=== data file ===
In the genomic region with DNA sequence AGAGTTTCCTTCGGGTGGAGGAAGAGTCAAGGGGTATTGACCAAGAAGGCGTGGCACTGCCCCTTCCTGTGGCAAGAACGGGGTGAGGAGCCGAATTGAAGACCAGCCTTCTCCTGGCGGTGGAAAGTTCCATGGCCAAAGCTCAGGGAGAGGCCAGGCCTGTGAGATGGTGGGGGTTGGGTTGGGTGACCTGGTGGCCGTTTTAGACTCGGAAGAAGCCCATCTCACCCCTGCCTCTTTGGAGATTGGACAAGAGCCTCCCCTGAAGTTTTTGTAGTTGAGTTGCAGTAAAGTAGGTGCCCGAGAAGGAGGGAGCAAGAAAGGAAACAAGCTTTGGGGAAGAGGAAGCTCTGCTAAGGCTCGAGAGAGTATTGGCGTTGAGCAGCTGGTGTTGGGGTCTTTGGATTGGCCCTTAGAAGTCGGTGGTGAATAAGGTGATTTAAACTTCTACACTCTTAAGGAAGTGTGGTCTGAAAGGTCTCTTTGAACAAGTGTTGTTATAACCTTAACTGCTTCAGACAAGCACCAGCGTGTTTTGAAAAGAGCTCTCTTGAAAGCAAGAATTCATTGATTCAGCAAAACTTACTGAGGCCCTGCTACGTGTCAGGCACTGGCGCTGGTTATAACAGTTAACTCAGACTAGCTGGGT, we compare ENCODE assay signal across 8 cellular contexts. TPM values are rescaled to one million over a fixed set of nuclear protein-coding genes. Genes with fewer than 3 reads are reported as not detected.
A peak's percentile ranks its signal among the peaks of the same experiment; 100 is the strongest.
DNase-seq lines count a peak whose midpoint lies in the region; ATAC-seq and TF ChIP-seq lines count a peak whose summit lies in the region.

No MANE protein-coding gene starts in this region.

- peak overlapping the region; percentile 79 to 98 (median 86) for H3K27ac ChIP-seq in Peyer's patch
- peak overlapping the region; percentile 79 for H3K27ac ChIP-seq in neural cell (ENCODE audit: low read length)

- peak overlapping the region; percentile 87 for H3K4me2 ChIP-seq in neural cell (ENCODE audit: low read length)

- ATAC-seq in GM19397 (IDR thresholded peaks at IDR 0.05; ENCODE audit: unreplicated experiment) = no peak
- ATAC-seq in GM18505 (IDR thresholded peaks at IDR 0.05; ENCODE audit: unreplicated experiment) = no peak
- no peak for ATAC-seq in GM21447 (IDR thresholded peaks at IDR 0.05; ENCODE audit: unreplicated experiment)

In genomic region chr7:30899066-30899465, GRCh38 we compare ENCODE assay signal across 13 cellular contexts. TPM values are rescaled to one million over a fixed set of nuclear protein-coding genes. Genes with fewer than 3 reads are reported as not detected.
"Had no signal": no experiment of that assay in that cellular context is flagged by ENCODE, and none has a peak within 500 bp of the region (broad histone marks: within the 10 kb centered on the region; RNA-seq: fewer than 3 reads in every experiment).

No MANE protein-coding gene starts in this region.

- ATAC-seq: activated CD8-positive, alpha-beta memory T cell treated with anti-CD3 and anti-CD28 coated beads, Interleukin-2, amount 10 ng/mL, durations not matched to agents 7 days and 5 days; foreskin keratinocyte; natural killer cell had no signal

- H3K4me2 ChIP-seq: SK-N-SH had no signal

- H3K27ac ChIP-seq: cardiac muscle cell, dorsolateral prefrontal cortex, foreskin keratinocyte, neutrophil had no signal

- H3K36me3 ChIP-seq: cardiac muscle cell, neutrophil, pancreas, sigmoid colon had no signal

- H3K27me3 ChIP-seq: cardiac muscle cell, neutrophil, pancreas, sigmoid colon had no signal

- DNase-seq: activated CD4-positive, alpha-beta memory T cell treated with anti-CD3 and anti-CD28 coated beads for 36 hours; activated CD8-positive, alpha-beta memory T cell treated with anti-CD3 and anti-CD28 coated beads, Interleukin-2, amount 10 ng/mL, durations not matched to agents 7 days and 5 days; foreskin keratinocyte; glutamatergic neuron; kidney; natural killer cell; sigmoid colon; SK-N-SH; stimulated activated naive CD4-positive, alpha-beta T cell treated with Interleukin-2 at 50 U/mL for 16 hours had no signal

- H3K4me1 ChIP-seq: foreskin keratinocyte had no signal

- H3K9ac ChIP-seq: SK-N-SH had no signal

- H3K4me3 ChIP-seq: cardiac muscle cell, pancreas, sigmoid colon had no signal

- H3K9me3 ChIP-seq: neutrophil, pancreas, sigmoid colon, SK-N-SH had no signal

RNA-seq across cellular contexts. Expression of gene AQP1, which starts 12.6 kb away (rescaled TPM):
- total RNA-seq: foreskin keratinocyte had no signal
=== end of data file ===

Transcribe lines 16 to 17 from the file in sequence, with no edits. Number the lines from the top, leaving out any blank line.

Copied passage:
- H3K27ac ChIP-seq: cardiac muscle cell, dorsolateral prefrontal cortex, foreskin keratinocyte, neutrophil had no signal

- H3K36me3 ChIP-seq: cardiac muscle cell, neutrophil, pancreas, sigmoid colon had no signal